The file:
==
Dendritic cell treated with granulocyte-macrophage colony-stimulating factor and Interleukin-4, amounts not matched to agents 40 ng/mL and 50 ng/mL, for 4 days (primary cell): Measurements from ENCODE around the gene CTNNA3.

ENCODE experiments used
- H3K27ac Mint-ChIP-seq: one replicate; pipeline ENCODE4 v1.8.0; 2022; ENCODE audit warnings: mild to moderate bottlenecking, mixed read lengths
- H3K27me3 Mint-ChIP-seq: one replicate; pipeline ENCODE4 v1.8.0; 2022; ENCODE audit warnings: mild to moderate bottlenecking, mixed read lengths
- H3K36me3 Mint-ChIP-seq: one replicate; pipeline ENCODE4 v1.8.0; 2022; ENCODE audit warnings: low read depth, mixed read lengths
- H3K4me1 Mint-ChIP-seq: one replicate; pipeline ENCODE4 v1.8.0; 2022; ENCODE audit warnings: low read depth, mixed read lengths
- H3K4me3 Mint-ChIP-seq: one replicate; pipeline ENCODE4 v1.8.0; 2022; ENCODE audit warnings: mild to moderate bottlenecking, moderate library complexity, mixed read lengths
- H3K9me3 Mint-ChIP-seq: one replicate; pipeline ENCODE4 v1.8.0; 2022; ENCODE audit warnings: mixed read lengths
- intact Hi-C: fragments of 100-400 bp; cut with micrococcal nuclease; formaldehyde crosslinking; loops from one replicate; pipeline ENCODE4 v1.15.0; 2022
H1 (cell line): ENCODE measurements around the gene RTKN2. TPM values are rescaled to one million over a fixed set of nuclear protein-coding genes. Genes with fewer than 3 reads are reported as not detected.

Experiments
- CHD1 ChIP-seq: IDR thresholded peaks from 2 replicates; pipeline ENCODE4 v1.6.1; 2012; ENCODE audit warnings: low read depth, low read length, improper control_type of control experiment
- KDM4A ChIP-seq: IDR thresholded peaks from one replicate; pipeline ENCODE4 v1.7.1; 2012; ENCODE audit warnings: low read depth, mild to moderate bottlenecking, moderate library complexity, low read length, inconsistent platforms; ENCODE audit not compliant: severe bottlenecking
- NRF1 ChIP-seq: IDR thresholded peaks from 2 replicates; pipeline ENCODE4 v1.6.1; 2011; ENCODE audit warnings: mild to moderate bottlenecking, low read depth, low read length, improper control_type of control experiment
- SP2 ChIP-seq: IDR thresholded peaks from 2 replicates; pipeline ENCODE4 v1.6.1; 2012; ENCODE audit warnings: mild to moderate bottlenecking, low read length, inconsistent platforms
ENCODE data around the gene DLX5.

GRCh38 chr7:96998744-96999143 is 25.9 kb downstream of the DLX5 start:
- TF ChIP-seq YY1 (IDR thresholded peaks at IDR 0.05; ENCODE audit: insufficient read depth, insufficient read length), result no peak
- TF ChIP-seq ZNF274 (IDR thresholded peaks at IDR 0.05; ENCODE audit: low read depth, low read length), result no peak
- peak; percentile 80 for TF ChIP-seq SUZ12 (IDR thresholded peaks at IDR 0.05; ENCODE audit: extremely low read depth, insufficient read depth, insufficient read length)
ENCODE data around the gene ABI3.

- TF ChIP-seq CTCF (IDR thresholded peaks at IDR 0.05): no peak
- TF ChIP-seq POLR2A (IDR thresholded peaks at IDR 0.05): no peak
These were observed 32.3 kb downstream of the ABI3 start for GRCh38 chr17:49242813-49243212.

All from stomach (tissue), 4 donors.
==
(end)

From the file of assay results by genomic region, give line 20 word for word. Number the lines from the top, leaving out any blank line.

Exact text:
- peak; percentile 80 for TF ChIP-seq SUZ12 (IDR thresholded peaks at IDR 0.05; ENCODE audit: extremely low read depth, insufficient read depth, insufficient read length)